Low-frequency vibration measurement by temporal analysis of projected fringe patterns
Date of Issue2010
Fringe projection is a whole field, non-contacting optical technique allowing direct measurement of surface contour of an object. In many cases, 3D surface profiling is required for vibrating objects or for objects with continuously changing profile, where conventional phase shifting techniques are not applicable. Carrier-based spatial Fourier, window Fourier analyses, or wavelet analysis are normally used to retrieve instantaneous phase maps in dynamic measurement from one fringe pattern, but these techniques require high-quality surface, such as uniform reflectivity, continuity of the surface and a regular shape. Otherwise, large errors will be generated during the process. In this study, a grating is projected on the surface of a low-frequency vibrating object and a sequence of fringe patterns is captured by a high-speed camera. The fringe patterns are processed point-by-point along time axis by different algorithms. To avoid the phase ambiguity problem, a temporal carrier is introduced in the experiment by shifting the grating with a constant speed. The results show that high-quality instantaneous surface profile and the kinematic parameters of vibration, such as displacement, velocity and acceleration can be obtained precisely.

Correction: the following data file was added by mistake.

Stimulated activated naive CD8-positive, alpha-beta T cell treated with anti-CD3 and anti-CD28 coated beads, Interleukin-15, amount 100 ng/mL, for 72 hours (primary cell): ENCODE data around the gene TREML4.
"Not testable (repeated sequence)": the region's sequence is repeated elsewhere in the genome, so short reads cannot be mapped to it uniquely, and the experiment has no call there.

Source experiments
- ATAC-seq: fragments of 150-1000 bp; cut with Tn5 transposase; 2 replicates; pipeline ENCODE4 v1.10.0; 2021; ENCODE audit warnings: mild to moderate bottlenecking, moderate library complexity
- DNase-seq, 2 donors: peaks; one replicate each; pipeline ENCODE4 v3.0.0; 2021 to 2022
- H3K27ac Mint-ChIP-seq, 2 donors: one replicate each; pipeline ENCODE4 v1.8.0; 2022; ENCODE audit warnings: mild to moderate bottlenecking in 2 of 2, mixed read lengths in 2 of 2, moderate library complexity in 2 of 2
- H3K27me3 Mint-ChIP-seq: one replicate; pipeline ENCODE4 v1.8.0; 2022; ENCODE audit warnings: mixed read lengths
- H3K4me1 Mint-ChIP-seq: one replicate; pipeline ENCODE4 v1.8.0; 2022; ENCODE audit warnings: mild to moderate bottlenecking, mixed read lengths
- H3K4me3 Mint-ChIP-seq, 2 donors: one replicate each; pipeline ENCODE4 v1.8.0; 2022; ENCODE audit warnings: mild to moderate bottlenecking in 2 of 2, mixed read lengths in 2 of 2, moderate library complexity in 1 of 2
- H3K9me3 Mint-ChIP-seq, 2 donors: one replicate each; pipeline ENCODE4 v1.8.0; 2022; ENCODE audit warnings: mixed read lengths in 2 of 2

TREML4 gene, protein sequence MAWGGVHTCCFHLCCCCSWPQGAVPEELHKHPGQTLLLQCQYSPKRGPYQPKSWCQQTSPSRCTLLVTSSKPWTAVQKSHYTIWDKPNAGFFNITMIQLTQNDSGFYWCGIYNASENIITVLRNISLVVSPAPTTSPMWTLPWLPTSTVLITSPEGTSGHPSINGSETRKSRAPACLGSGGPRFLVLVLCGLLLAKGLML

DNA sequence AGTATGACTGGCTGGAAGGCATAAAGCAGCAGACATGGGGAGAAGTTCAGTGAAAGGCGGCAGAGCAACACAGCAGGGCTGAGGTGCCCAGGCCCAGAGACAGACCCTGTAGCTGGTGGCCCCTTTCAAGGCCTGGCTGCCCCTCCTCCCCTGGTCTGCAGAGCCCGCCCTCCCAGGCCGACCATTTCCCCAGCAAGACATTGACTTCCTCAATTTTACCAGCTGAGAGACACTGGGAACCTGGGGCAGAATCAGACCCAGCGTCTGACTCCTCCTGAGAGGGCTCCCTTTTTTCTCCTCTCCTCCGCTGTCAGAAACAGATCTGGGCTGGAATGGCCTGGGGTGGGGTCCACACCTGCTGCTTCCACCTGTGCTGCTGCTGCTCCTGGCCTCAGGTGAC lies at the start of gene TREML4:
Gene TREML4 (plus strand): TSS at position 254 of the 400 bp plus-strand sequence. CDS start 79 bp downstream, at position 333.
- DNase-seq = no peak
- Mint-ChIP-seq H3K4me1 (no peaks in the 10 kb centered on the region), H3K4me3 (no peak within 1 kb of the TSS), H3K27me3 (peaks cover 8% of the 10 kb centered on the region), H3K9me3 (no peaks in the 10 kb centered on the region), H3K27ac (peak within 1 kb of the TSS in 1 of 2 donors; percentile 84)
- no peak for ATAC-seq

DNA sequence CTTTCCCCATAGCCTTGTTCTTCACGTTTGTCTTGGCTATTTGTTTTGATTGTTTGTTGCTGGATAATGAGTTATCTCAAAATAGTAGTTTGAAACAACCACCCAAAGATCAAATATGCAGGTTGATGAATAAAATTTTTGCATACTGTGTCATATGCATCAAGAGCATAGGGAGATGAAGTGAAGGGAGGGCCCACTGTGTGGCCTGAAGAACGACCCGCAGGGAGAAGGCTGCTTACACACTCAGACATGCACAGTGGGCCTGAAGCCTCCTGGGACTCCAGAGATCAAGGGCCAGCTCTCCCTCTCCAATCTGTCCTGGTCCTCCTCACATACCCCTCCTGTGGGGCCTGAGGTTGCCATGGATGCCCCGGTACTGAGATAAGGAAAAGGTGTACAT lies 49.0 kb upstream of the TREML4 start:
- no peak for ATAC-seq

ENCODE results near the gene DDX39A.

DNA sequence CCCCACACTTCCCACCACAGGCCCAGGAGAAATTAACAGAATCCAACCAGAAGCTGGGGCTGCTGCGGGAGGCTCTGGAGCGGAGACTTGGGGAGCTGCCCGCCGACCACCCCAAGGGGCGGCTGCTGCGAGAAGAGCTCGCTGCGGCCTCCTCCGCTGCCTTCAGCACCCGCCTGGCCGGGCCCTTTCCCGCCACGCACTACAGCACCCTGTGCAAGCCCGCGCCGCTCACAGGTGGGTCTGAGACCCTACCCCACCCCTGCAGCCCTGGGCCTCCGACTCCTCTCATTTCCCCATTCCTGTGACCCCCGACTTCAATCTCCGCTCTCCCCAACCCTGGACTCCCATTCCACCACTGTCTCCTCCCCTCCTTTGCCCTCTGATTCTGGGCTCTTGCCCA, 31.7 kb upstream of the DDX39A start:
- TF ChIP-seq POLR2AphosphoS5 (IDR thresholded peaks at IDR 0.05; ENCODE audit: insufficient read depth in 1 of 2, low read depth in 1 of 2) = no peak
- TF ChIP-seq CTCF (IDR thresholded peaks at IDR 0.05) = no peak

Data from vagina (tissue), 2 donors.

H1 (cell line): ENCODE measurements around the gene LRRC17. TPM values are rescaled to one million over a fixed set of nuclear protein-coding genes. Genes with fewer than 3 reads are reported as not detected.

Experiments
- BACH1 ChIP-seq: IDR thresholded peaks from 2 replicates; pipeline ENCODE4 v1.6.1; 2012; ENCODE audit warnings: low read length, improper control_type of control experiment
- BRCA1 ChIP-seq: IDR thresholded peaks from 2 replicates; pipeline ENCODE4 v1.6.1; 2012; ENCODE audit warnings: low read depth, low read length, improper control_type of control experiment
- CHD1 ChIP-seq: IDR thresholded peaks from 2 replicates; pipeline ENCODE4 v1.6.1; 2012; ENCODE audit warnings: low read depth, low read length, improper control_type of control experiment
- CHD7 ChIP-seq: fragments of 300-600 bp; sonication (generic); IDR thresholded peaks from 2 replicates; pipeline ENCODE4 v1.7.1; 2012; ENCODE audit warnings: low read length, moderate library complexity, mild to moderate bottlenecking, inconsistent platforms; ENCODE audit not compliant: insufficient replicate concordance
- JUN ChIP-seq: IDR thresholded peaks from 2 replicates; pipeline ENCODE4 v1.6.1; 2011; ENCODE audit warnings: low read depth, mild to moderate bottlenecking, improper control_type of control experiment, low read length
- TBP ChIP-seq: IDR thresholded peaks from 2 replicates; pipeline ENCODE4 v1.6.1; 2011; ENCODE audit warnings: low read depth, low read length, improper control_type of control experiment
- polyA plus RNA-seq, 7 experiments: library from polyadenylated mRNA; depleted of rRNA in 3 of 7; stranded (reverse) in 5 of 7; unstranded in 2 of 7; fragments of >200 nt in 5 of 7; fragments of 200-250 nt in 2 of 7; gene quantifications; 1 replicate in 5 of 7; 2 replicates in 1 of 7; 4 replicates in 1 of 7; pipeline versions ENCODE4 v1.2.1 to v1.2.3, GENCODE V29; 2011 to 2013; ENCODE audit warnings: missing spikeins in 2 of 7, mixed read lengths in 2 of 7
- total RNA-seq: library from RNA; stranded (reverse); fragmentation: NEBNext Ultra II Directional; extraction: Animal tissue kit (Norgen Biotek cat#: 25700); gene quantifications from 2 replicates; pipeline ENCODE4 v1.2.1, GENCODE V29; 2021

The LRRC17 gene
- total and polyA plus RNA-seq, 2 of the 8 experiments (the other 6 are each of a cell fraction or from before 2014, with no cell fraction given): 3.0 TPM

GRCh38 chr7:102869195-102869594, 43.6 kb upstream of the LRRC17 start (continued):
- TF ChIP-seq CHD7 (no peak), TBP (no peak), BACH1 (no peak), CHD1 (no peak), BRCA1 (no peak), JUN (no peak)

DRNTU::Science::Physics::Optics and light
Optics and lasers in engineering
This is the author created version of a work that has been peer reviewed and accepted for publication by Optics and Lasers in Engineering, Elsevier. It incorporates referee’s comments but changes resulting from the publishing process, such as copyediting, structural formatting, may not be reflected in this document. The published version is available at: [DOI:http//dx.doi.org/10.1016/j.optlaseng.2009.03.003]